In 2019, I had bunion surgery on my bunionettes. I had two separate surgeries in two different homes with kids underfoot. You can read about my recover of my bunion surgery in these blog posts.
For me, bunion surgery was a lot of sleeping, rest, and immobility. Recovery was slow, and I relied on my husband to support the kids, and their activities.
What do I need for Bunion Surgery?
- Mobility Aids
- Bathroom Supplies
- Pillows & Bed Comfort Items
- Something To Do- books, activities, and more.
- Snacks & Water
1. Mobility Aids
The hospital sent me home with crutches, but if you already have crutches, it will be beneficial to bring those with you on your surgery day. Crutches can be one of the easiest support tools to get around.
Do I need a knee scooter for bunion surgery?
The scooter was fantastic for my summer surgery. We lived in a single floor house and it was great for getting around and doing things – and for resting my leg on when I was cooking later in my recover. However, for my second surgery, I found the scooter cumbersome, and many in my bunion groups suggest the single crutch is a better fit for these situations.
You can rent scooters and mobility aids from local shops and this would have been a more cost effective choice for my family.
Yes to the basket – because otherwise it’s near impossible to bring your snack to the couch.
2. Bathroom Supplies
A bathroom stool is the only way I showered and the best investment. I used the bathroom stool for upwards of 10 weeks. Even when I could walk barefoot, standing in the shower was a hard task. I would also recommend support bars in your bath tub to help you get in and out, as well as to stand in the shower.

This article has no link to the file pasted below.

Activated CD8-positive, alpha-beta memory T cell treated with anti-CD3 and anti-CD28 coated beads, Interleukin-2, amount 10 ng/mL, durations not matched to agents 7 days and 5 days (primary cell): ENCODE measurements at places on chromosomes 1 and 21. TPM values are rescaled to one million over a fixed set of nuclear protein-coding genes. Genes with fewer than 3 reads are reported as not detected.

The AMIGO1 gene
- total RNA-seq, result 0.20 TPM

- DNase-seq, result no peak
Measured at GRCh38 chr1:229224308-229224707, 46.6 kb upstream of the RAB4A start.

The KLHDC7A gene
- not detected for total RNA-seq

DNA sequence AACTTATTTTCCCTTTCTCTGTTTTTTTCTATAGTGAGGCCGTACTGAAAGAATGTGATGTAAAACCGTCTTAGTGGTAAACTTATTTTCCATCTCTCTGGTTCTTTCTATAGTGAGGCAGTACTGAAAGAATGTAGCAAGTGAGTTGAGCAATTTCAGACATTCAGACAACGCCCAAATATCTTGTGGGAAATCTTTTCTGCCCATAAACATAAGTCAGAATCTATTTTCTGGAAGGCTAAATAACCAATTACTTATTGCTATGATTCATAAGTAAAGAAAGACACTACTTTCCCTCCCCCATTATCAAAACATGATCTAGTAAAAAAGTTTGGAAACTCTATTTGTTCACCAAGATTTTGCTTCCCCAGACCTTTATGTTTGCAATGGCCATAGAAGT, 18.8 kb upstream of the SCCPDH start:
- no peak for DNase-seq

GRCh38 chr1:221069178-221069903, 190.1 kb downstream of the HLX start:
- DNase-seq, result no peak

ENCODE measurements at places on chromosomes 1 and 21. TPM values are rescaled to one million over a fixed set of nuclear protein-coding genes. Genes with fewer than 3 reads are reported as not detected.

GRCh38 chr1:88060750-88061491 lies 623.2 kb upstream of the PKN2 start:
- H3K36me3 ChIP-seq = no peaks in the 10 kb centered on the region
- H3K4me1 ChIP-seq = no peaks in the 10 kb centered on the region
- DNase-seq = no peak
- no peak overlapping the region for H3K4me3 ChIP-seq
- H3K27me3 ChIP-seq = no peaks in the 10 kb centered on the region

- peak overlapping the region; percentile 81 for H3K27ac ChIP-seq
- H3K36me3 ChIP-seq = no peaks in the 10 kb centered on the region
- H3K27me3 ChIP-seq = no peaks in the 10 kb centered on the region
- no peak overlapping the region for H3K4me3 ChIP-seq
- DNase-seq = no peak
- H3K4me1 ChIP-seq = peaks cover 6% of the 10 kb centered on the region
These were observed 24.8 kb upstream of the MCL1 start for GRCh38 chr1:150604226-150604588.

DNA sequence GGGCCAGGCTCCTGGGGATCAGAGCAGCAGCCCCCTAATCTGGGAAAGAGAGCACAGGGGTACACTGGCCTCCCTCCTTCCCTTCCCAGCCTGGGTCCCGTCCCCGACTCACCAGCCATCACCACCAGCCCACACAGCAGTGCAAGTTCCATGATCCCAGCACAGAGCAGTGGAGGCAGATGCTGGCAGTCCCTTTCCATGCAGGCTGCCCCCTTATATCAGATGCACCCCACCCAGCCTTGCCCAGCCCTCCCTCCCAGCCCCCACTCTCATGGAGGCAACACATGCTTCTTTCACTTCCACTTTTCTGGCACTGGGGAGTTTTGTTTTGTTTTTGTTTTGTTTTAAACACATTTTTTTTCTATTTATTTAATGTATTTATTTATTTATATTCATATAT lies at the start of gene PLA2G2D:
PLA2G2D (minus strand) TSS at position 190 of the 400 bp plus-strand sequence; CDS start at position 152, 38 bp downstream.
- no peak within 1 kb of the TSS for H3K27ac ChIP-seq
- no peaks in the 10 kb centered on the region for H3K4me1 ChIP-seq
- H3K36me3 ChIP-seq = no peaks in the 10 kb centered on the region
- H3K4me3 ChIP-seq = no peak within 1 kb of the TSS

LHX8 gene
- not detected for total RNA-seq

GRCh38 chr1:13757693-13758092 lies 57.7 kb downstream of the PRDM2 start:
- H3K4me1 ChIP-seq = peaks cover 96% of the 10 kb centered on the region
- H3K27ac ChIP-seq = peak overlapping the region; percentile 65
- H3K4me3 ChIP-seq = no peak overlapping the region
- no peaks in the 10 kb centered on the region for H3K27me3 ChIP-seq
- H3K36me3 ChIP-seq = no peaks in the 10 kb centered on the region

Putting weight on your foot in a wet environment can be precarious and uncomfortable.
I bought a full size cast cover – definitely only need the smaller one and it’s a great care free choice. For me, worth the investment because I had two surgeries and have repurposed it.
Rest and elevation is key to a comfortable recovery. I hoarded every pillow and just created a pillow mountain for my foot. However many different types of wedges are available. One of the more popular wedges is the one with the support.
You will want to take the pillow everywhere from the couch to the bed. Elevation reduces swelling which reduces the pain in your cast.
4. Something To Do.
During my second surgery, I finished my book on Cloth Diapering and my laptop table became an important part of my recovery.
Make sure you have the right supplies for the tasks at hand and remember that you might not be up for big projects the first week, and merely want to watch Amazon Prime for a few days while you rotate medications.
5. Snacks & Water
The day before surgery, stock the space you’ll be resting in with all your snacks. I filled my sock drawer with candy and granola bars because asking someone to get you a snack is a lot of work – and might not be the best choice for your family.
And a water bottle that’s easy to drink out of – something with a straw might be handy, and the bigger the better so that again, you don’t have to rely on someone to bring it to you, or to refill it.